And then, there is the art of where to paste posters. First at the macro level: is it a poster for the main thoroughfares? To interest everyone in the city centres? Or, is the poster more interested in communicating with people in the neighbourhood where they live? Or, at the workplace? This is a conscious decision. And it is important to weigh this up, and reach a common understanding on it. This is often done at the early time, when the idea of the poster campaign is being born. For this one, that is why we are starting with the cities so that the campaign hopefully becomes “talk of the town”, and then we will share out, 5 or so in a roll to members in different villages, and in residential areas of the towns, for pasting up over the next week or 10 days. (You will notice we know there is a bit more space once village elections are over, and before the end-of-year commerce takes over!)
And then, the real art is when each branch and each regional committee plans how to paste up the posters in the ever-decreasing space available.
One famous poster-paster-upper was the late, Serge Rayapoullé of Tranquebar. He could make 50 well-placed Anti-War posters look like 300 or so. And in his head, there was a map of every spot in Port Louis for a poster. He was a specialist. An artist amongst artists. And there was the late James Lingaya of Palma, who, when given a roll of 50 posters for Quatre Bornes, almost refused to accept them, saying, “Sa pa sifi, kamarad!” (That, comrade, will not suffice!”) Former LALIT members, Georges Legallant and Suresh Jahal, were charged in Court with pasting up one last poster, on which they had devised their own slogan, “Vive Larevolisyon!” or “Long live the revolution!” which, in Court, was not as easy to defend as the slogan to maintain food subsidies. And there was when Ragini Kistnasamy and I took on pasting up posters on the Casernes Central, police headquarters. We did it before the days of surveillance cameras everywhere, by means of pure gall. We chose midday. Posters folded into 16, with glue made of flour in a liquid soap dispenser in an under-arm evening hand-bag for invisible “loading”. Then while one of us caused a disturbance (me, of course, in clothing chosen for the action), while the other pasted up the poster nearby. Then we moved on, and did another one. It worked. And in LALIT, we have literally hundreds of stories of poster pasting, each more hilarious than the others. Although, not always easy. There was Henri Favory who broke his arm, when he fell down a rampart, while pasting up posters during the August, 1979 strike.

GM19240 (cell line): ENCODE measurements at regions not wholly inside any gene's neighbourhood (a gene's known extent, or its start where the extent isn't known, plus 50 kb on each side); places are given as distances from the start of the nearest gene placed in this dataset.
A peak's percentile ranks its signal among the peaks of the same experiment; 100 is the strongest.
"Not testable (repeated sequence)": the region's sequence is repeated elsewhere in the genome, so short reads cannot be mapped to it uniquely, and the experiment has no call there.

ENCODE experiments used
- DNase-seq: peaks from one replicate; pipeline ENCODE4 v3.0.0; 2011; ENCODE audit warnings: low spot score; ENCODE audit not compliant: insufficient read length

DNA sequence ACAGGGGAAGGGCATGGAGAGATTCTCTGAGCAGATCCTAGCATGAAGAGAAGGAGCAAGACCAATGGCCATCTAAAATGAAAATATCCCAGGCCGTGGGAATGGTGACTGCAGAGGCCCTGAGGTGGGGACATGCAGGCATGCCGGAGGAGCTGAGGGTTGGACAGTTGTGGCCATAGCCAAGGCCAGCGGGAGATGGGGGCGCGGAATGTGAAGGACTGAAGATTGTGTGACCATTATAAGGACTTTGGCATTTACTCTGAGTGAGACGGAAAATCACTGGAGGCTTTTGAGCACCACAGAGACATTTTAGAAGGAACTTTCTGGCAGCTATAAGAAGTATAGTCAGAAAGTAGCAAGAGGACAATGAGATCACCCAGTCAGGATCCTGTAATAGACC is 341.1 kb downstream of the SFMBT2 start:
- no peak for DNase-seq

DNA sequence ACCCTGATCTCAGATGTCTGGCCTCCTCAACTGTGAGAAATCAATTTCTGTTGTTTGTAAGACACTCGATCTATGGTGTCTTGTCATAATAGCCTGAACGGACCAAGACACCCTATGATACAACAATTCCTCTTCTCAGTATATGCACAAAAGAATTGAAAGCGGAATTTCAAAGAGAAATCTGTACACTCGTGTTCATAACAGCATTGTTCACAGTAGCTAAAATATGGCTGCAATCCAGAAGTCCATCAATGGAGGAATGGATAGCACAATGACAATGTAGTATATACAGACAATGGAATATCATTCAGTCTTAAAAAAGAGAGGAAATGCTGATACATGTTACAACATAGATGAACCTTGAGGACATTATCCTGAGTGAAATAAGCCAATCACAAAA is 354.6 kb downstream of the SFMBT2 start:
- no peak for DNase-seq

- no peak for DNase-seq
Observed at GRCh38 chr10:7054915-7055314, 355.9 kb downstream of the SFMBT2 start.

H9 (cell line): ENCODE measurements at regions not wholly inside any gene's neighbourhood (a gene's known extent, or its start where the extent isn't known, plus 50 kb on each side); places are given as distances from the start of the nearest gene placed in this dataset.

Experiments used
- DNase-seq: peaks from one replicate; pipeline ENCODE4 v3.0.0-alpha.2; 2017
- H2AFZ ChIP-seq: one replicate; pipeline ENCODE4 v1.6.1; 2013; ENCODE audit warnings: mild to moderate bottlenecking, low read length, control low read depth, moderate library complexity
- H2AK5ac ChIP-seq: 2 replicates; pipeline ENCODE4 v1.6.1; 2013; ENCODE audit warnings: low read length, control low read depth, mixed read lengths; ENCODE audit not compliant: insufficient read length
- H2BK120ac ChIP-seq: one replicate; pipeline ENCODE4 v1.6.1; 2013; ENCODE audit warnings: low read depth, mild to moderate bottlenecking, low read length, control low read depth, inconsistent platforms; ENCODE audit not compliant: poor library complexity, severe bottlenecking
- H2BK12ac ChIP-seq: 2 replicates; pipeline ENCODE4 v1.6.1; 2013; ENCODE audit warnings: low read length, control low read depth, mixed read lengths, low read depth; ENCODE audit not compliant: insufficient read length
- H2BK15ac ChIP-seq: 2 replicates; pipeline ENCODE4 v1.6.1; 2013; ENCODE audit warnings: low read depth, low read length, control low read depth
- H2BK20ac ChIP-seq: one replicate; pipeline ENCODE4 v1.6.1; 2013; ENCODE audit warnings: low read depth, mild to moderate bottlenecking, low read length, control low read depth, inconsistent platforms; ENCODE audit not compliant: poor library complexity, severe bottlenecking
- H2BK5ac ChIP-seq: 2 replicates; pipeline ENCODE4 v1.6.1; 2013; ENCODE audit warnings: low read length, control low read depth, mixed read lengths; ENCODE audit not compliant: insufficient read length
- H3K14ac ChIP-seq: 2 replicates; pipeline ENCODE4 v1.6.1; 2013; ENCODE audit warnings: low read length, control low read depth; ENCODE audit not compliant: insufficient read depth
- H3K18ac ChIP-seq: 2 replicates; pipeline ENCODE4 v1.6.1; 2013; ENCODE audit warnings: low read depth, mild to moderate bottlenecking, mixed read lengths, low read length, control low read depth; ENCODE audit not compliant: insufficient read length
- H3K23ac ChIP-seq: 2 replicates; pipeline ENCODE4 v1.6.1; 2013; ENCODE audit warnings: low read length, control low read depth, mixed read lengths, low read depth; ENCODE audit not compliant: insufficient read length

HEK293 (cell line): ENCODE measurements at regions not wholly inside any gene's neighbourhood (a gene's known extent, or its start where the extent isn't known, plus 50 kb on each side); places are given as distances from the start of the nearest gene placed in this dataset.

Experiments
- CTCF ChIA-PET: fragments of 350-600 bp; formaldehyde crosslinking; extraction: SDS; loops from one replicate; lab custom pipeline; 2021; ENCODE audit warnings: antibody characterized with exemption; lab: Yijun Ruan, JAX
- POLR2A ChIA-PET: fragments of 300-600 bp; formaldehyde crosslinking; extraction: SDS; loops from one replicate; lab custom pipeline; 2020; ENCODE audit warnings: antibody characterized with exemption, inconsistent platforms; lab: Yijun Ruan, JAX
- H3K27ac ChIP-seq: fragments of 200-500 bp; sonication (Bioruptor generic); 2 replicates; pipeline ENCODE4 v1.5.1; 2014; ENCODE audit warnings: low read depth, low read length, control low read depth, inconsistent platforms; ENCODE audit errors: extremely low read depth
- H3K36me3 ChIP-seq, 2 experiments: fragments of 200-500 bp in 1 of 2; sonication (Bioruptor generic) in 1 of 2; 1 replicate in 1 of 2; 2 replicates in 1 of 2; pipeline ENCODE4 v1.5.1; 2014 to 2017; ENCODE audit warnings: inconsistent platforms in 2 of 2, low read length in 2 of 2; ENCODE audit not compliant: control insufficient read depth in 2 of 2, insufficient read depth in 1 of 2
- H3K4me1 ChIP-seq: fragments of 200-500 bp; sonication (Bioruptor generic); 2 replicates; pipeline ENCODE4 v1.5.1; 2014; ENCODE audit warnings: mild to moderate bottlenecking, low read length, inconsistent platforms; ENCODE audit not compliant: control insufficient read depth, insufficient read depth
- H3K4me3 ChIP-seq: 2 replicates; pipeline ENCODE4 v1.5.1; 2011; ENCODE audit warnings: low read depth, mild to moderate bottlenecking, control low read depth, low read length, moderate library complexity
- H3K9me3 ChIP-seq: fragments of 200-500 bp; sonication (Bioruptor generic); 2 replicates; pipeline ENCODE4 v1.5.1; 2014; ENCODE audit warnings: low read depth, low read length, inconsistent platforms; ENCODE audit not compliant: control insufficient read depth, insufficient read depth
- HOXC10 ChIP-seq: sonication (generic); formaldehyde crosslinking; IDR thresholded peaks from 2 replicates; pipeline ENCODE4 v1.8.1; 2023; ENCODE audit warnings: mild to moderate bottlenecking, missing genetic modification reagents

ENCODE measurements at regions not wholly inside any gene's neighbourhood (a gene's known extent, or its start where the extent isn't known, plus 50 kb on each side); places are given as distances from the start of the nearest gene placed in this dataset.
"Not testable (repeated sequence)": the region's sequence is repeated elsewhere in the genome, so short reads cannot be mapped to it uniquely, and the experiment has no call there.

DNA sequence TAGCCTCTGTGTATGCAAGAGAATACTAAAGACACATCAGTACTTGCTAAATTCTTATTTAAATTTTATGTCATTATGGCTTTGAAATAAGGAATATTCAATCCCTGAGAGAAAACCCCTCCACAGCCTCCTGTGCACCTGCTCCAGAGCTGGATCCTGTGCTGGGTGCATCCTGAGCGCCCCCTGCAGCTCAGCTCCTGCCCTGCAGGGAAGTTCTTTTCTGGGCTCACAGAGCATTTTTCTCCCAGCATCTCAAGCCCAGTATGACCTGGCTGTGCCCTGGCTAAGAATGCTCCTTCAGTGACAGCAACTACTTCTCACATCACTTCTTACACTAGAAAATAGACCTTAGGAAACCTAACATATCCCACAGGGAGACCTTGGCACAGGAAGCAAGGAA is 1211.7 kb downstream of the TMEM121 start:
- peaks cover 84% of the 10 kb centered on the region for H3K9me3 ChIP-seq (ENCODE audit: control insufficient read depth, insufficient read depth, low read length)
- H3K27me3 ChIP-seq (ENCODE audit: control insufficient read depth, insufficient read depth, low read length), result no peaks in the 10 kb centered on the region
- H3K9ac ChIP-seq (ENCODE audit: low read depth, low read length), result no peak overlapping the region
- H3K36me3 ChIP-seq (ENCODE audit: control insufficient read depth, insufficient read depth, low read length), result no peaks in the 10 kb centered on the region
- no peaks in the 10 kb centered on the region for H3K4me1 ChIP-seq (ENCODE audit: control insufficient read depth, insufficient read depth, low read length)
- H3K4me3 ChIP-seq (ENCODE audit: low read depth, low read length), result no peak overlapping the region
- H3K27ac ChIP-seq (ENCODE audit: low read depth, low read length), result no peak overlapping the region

Anyway, the glue has to be well-cooked. Otherwise it leaves while marks on top of the poster. The glue has to be well-spread on the wall (or in the case of surreptitious posters, on the poster), meaning in all four corners, and along all outer edges. The trade winds demand that precaution. You have to know where goats are likely to eat the posters – they love glue – and put them high up in those areas. It’s always good to have a good climber in the team.
When choosing places, you need to think of people going past, so angles need to be taken into consideration. The lighting at different times of day can also set off a poster well. Sometimes, a team might paste four blank yellow posters, and then just one of the actual posters in the middle – for special effect, in an ideal place.
And if someone else, say an adversary, has already pasted up posters, if they have been greedy (or just getting rid of them, because they are paid by the bourgeois parties, and are not real artists) and taken up a whole square, repeating the same message 8 times or something, then you choose a single spot, and cover just one. This decreases the chances of undue conflict, while still making a point.
As a member of the public, I love to study posters that village election teams have put up. These days, sometimes people have begun to use small posters, that you can read at a bus stop, rather than big ones to be seen as you go by on a motorbike, say.
But, all this is to pay homage to the wonderful art of posters.
As we page through our collection of posters in LALIT, we can see a whole history of struggles, and a history of art-work.
Once, some years ago, the British Council, of all people, (how these imperialists still manage to out-do us, reminding us that we remain colonized) held a wonderful exhibition, which then became a little book. They had a world-wide book, and one just on Mauritius, called Upfront and Personal: Three Decades of Political and Social Graphics, Mauritius (2005). In it, there are some 10 or 11 posters from the LALIT political current, including the one on Disik, Ki Lavenir? or “What on earth future is there in sugar?” the forbearer of the poster we launched today.
Long live poster pasting in all its forms!